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Ferenc Szijj was born in Szombathely, Hungary, in 1958. After studying Hungarian studies and German, he worked as a secondary school teacher, librarian and the editor of the literary magazine Nappali Ház. After the magazine had been disbanded, Szijj edited an Internet magazine and worked as a translator from German. His literary debut was in 1990 with the volume of poetry "A lassú élet titka" (The Secret of Living Slowly). This was followed by short prose pieces "A futás napja" (1992, The Day of the Race), and the poetry collections "A nagy salakmez?" (1997; Great Field of Ashes) and "Kéregtorony" (1999; Bark Tower).

Szijj maintains that he would have liked to be an engine driver or a football player – but because of his weak eyes he was compelled, in the end, to earn his living under poor lighting conditions: by writing. However, this activity triggered a "vicious circle of seeing". "I do not feel like a true poet, who writes one poem after another and can only think in poetry. I have never been particularly attracted by perfect stylistic form. In fact, I would go even further: these days I am not particularly interested in grammatical correctness, either – although I do, if this doesn't sound too immodest, know a lot about grammar and about how to employ language – as a user."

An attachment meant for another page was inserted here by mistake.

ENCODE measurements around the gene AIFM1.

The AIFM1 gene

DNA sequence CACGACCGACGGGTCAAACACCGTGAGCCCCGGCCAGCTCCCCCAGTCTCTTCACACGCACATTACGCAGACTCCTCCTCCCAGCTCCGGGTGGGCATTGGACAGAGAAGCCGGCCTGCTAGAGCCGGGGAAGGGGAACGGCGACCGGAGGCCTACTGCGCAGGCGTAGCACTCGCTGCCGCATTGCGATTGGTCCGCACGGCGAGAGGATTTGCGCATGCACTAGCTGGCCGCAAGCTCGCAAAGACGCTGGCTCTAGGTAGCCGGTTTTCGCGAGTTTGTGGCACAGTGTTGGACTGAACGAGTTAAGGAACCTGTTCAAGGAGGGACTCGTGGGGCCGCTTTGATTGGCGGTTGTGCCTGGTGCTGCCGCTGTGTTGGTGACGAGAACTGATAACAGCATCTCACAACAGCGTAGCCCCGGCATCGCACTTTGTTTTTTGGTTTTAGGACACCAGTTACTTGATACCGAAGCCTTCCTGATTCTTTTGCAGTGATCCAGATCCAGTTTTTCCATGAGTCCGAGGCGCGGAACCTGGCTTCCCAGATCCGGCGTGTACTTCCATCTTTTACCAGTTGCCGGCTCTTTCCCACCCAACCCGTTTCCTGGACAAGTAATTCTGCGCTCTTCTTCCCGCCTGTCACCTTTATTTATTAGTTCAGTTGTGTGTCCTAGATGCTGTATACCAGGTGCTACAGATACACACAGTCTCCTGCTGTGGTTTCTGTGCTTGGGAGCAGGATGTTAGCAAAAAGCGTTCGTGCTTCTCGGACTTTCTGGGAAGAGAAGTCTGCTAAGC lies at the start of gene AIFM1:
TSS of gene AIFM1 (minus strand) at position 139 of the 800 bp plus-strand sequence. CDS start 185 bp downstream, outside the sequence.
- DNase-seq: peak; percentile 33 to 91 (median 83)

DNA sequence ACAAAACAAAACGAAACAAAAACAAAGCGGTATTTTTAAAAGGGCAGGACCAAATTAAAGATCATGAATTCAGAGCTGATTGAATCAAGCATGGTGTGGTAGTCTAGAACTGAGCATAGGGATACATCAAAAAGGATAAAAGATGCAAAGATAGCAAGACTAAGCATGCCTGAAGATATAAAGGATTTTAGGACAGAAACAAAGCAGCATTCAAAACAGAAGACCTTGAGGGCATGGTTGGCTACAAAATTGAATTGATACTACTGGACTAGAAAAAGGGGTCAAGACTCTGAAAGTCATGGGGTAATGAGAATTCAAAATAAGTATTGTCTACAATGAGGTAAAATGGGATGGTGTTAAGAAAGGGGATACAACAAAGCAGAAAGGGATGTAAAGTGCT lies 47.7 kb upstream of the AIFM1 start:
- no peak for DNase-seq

Szijj has received numerous prizes for his work, including the "Children's Book of the Year" from the Hungarian section of the IBBY and the "Book of the Year" (category children's book); he has also received two Soros fellowships.

Publications in German Translation
Das Geheimnis des langsamen Lebens. Translated from the Hungarian by Andrea Seidler. Droschl, Graz 1992
Der Tag des Rennens. Translated from the Hungarian by Andrea Seidler. Droschl, Graz 1993
Sturzlicht: Zwei Bücher zu langen Unfällen. Translated from the Hungarian by Andrea Seidler und György Buda. Droschl, Graz 2005
Events by DAAD
Welttag der Poesie

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